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Michael Cohen testifies before Congress

Cohen: Trump asked me 500 times to threaten people
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What we covered here

  • Michael Cohen: President Trump’s former fixer testified before members of the House Oversight Committee.
  • What he said: Cohen answered questions about the decade he spent working for Trump, including how the President allegedly spoke with Roger Stone about WikiLeaks.
  • Some context: Cohen has pleaded guilty to lying to Congress about the Russia investigation. However, the circumstances of this hearing following Cohen’s cooperation with special counsel Mueller made it extremely difficult for him to lie or dodge questions.
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Here's what we learned from Cohen's testimony

President Trump’s former fixer Michael Cohen testified for hours in front of the House Oversight Committee today.

While much of the hearing was simply partisan jousting (Republicans tried to discredit Cohen, who pleaded guilty to lying to Congress, and Democrats sought to tease out details of Trump’s role in hush money payments), we did learn quite a bit.

Here are the key takeaways:

Cohen said Trump spoke with Roger Stone about WikiLeaks. Cohen confirmed Trump directed him to pay off Stormy Daniels and Karen McDougal. Cohen said Trump lawyer Jay Sekulow (and others) edited his congressional testimony in August 2017. Cohen said he briefed Ivanka Trump and Donald Trump Jr. a number of times about Trump Tower Moscow. Cohen made clear that Trump never directly asked him to lie to Congress. Cohen said he has never been to Prague. Hope Hicks called Cohen when the “Access Hollywood” tape broke. Cohen never sought a presidential pardon.

What you need to know about Allen Weisselberg

The name Allen Weisselberg came up a few times in today’s testimony.

In answering a question about who knew that President Trump provided inflated assets to an insurance company, Michael Cohen named Weisselberg among other people.

Here’s what you need to know about Weisselberg:

  • He served as Trump Organization’s chief financial officer.
  • He received immunity from federal prosecutors for his testimony in the Cohen investigation.
  • His relationship with Trump dates back decades.
  • He was also the treasurer of Trump’s charity, helped prepare Trump’s tax returns. He is also the only non-family member to serve as trustee of the trust that holds the President’s interest in his own companies.

Watch more:

Cummings: It appears Trump committed a crime

House Oversight Chairman Elijah Cummings said he believes Michael Cohen — and based on his testimony it “appears” President Trump committed a crime.

“I believe he told the truth,” Cummings told reporters after the end of the hearing.

Then, a reporter asked: “Do you believe the President committed a crime while in office?”

“Based on what — looking at the text and listening to Mr. Cohen, it appears that he did,” Cummings said.

Cummings did not outline specific steps he and the committee would take next, but he said they must be “effective and efficient in everything we do.”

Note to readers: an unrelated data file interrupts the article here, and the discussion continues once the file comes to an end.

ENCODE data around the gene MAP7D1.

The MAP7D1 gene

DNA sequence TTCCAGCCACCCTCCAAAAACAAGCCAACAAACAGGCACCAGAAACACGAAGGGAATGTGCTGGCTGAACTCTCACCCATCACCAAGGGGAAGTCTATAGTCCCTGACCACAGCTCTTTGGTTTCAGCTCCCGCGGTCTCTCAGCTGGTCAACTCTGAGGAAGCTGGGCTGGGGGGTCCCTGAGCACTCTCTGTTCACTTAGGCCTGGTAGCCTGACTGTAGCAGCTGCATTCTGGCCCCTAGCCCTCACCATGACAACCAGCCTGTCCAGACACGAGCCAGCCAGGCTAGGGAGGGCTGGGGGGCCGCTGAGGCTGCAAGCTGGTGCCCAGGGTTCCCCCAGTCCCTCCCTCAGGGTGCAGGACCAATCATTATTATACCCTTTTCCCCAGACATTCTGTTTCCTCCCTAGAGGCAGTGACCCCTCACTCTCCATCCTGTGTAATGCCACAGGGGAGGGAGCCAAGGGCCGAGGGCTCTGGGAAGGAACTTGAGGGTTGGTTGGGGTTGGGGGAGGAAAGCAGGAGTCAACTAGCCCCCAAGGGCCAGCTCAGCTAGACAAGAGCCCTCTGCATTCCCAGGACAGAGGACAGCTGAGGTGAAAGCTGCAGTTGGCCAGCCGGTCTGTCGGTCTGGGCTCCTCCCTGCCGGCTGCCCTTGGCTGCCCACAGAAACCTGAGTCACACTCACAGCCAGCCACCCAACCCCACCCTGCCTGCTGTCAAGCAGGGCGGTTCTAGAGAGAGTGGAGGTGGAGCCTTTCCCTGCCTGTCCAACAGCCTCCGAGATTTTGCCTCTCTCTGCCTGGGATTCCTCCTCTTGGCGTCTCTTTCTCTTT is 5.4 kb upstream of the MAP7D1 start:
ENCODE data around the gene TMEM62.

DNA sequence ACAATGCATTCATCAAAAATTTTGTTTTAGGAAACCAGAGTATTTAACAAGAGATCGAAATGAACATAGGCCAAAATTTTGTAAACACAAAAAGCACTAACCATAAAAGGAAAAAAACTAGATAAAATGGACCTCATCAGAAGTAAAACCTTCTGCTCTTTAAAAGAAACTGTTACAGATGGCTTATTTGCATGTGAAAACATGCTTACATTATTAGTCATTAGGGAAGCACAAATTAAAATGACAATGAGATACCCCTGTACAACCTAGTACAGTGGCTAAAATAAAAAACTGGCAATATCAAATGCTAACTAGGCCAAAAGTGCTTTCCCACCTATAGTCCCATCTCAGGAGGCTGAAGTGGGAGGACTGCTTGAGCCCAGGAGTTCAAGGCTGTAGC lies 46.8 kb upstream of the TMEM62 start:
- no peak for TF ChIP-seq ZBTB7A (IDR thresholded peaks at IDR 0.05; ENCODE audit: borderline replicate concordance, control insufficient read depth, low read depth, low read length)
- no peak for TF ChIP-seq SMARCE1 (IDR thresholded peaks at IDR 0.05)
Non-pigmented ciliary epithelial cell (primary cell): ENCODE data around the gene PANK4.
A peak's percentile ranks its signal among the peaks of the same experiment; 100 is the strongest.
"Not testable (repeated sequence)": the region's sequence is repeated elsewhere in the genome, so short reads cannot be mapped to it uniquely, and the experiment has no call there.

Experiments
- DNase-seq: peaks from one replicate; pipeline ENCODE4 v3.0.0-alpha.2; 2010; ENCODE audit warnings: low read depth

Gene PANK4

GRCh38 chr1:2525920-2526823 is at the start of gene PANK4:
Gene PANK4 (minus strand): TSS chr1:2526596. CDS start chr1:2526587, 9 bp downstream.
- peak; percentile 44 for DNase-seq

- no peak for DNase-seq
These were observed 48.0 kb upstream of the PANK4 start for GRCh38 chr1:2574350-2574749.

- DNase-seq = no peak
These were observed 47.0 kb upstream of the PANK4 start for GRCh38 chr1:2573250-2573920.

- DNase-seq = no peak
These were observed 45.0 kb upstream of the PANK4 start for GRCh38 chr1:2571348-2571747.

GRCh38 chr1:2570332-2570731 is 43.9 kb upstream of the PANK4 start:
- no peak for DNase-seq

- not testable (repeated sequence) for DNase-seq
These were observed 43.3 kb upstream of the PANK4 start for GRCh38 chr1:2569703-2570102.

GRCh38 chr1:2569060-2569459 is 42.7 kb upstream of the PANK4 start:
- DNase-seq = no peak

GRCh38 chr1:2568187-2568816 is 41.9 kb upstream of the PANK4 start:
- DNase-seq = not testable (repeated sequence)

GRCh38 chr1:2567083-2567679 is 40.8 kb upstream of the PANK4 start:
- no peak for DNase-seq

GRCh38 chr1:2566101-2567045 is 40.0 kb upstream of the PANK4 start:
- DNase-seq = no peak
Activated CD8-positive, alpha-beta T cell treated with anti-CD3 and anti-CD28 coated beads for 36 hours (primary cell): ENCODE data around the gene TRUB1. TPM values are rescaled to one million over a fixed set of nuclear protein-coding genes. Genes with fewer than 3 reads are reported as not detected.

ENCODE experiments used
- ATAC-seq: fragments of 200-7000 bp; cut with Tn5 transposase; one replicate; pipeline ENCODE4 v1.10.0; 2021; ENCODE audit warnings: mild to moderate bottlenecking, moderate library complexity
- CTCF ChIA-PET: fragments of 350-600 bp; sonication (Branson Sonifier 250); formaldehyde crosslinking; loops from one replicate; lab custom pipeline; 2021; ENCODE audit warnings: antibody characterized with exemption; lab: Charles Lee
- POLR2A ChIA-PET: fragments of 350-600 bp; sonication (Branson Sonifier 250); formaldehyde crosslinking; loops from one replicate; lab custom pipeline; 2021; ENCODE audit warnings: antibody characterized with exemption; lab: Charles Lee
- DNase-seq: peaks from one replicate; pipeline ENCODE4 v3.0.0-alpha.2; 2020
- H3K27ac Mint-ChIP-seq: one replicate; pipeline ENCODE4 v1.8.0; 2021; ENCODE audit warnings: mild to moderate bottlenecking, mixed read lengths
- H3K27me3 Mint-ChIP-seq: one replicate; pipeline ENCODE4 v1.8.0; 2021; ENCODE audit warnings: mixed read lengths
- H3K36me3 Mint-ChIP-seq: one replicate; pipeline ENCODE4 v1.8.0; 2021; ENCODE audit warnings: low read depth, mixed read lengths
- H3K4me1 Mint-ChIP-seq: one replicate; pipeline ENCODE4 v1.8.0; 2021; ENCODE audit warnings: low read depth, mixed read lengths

“One of the things we have to do is reclaim civility. That’s one of the things I was trying to do in there,” Cummings said. “Two, we have got to make sure that we get information. When we have an uncooperative executive branch basically who does not want us to get information and then they tell all of you all by the way, they want to suppress you all. I mean how do you even make a government accountable?

Cummings also said today’s testimony marked an “important day” in American history and an opportunity “to get back to center.”

“Today, I think, was a very important day. I tell my staff that 200 years from now people will be reading about this moment,” he told reporters. “We have a situation where we have strayed so far away from normal in our country. We’ve got to get back to center. And I think today was, at least, an opportunity to do that.”

See his remarks below:

You need to watch Rep. Cummings' closing remarks

House Oversight Chairman Elijah Cummings showed empathy for Michael Cohen in his closing remarks.

“For whatever reason, it sounds like you got caught up in it,” he told Cohen.

Cummings then explained the significance of the President calling Cohen a “rat.

“When you call somebody a rat that’s one of the worst things you can call them because when they go to prison that means a snitch. I’m just saying. And so the President called you a rat. We’re better than that, we really are,” he said.

“I am hoping that all of us can get back to this democracy that we want and that we should be passing on our children so that they can do better than what we did,” Cummings added.

He went on to say he doesn’t know if people will believe Cohen — but he hoped it leads to something better for everyone.

“I know that you are worried about your family, but this is a part of your destiny and hopefully this portion of your destiny will lead to a better, a better, a better Michael Cohen, a better Donald Trump, a better United States of America and a better world and I mean that from the depths of my heart,” Cummings said.

Watch his remarks:

Cohen: I hope my testimony "helps in order to heal America"

Michael Cohen made a brief statement following his day-long testimony in front of the House Oversight Committee. He did not take any reporters’ questions.

Here’s what he said:

“First of all I want to say thank you all for being here today. I’m humbled, I am thankful to chairman Cummings for giving me the opportunity today to tell my truth and I hope that, as chairman Cummings said, it helps in order to heal America.”